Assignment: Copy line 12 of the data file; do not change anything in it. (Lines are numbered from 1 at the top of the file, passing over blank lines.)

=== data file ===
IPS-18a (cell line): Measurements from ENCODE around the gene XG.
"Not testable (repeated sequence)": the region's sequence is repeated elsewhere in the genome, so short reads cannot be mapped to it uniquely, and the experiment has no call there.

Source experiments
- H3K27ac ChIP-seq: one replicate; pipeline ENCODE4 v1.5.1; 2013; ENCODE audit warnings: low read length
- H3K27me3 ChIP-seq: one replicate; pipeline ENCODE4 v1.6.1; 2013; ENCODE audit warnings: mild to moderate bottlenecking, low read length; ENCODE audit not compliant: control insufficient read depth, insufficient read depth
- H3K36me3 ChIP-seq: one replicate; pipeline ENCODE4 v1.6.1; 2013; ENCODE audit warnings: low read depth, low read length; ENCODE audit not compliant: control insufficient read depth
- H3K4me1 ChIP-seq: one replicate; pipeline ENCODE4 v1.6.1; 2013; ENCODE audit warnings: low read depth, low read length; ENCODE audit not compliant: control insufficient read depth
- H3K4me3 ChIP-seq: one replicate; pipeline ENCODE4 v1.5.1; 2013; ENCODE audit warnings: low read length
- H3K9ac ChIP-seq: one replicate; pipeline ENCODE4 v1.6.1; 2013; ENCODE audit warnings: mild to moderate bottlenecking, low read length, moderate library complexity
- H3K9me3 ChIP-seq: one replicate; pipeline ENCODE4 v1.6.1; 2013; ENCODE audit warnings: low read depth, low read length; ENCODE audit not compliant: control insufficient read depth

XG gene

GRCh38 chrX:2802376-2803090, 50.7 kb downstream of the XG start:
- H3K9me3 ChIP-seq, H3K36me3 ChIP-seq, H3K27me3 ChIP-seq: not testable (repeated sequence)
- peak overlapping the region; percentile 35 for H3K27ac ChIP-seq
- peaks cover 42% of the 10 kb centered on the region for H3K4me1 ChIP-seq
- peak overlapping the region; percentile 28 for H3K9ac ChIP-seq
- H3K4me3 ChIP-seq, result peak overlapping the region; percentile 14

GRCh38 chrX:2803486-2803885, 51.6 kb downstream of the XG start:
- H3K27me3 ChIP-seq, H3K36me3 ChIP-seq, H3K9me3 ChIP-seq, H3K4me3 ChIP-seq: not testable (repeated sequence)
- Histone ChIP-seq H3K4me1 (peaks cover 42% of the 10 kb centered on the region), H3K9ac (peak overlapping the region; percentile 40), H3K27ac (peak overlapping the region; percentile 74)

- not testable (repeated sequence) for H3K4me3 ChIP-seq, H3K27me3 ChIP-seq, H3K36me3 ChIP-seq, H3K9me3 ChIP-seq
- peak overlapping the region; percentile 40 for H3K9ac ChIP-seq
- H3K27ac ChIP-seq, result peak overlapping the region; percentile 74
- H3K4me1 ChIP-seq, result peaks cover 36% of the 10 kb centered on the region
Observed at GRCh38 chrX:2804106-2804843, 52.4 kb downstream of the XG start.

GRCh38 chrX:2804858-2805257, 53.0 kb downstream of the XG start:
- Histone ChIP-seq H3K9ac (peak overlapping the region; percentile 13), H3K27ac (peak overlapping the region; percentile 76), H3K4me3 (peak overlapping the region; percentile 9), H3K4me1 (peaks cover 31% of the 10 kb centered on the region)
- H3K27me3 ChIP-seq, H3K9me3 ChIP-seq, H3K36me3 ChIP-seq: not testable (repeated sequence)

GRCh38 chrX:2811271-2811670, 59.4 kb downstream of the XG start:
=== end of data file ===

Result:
GRCh38 chrX:2802376-2803090, 50.7 kb downstream of the XG start: